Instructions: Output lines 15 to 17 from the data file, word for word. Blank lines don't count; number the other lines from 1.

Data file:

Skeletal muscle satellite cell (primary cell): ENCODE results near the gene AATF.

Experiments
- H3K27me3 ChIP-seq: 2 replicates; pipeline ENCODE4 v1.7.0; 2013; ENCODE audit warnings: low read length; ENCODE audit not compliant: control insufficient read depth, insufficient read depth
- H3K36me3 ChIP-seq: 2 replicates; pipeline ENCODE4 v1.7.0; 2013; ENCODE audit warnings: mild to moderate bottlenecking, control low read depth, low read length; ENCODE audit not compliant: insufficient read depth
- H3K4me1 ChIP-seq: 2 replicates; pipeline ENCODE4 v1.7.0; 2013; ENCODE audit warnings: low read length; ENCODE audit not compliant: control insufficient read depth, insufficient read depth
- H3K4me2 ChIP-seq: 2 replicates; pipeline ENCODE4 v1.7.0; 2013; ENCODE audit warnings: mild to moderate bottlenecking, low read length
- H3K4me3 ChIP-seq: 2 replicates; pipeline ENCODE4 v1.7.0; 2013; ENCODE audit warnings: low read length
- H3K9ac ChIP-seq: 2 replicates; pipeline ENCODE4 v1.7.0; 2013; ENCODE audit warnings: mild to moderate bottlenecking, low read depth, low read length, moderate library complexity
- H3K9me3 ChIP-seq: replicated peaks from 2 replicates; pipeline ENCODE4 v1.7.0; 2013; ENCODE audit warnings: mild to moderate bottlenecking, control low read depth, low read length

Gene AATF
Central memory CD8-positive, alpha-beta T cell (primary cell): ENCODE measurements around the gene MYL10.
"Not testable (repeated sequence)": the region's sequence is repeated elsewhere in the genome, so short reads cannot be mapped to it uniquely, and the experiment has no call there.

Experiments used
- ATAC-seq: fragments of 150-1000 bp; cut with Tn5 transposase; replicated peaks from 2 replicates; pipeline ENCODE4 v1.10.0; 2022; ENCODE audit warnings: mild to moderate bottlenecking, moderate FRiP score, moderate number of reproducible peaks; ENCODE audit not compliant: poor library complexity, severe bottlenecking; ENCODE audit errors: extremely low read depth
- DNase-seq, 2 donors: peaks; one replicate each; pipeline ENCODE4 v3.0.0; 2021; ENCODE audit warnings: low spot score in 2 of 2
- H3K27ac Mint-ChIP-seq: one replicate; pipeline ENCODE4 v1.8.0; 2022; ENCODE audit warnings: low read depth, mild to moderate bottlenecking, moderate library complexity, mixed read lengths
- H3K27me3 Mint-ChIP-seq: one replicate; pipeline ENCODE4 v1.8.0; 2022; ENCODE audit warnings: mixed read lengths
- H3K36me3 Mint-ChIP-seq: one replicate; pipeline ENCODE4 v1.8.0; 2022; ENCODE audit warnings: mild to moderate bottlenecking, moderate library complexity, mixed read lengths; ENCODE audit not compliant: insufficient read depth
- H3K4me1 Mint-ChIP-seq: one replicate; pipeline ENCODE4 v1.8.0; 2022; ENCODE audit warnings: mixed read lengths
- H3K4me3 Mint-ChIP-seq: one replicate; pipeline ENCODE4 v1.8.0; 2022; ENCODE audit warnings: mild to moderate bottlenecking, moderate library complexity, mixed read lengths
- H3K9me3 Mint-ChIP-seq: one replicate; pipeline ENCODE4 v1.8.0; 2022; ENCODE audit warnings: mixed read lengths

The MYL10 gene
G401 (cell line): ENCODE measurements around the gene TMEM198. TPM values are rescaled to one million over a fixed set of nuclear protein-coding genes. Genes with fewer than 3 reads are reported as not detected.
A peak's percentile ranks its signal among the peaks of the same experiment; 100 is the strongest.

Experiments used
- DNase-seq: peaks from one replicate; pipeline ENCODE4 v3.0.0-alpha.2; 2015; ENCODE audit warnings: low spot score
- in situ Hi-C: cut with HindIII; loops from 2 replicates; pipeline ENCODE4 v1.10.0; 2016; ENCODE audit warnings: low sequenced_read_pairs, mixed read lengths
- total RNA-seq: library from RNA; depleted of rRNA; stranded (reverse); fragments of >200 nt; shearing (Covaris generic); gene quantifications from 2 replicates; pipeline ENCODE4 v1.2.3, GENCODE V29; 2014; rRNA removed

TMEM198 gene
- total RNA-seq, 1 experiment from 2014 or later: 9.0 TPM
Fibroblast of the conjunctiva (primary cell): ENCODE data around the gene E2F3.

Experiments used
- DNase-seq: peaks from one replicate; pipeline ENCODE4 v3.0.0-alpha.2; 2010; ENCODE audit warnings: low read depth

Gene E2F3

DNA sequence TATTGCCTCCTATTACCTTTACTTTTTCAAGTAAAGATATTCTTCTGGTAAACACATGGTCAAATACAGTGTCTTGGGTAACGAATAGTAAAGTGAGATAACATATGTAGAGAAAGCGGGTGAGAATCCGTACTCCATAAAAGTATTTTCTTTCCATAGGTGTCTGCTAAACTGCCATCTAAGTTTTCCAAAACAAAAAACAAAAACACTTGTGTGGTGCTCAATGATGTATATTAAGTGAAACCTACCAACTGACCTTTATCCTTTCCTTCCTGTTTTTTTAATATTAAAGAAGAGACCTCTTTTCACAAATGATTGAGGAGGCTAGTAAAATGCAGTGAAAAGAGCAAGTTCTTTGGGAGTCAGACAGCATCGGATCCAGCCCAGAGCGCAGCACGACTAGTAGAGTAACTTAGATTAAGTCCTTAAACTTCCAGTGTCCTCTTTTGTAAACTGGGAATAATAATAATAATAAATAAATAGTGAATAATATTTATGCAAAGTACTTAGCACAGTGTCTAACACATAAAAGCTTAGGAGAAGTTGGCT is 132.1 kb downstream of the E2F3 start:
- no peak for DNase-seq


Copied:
- DNase-seq, 2 donors: peaks; one replicate each; pipeline ENCODE4 v3.0.0; 2021; ENCODE audit warnings: low spot score in 2 of 2
- H3K27ac Mint-ChIP-seq: one replicate; pipeline ENCODE4 v1.8.0; 2022; ENCODE audit warnings: low read depth, mild to moderate bottlenecking, moderate library complexity, mixed read lengths
- H3K27me3 Mint-ChIP-seq: one replicate; pipeline ENCODE4 v1.8.0; 2022; ENCODE audit warnings: mixed read lengths